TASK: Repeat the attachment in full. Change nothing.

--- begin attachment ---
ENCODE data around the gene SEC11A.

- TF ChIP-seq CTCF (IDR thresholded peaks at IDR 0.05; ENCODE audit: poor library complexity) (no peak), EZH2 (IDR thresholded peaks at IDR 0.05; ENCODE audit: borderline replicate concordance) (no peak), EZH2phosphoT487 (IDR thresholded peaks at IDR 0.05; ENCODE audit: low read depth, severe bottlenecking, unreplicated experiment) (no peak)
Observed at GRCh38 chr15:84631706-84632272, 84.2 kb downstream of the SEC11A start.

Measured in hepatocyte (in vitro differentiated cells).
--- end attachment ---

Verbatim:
ENCODE data around the gene SEC11A.

- TF ChIP-seq CTCF (IDR thresholded peaks at IDR 0.05; ENCODE audit: poor library complexity) (no peak), EZH2 (IDR thresholded peaks at IDR 0.05; ENCODE audit: borderline replicate concordance) (no peak), EZH2phosphoT487 (IDR thresholded peaks at IDR 0.05; ENCODE audit: low read depth, severe bottlenecking, unreplicated experiment) (no peak)
Observed at GRCh38 chr15:84631706-84632272, 84.2 kb downstream of the SEC11A start.

Measured in hepatocyte (in vitro differentiated cells).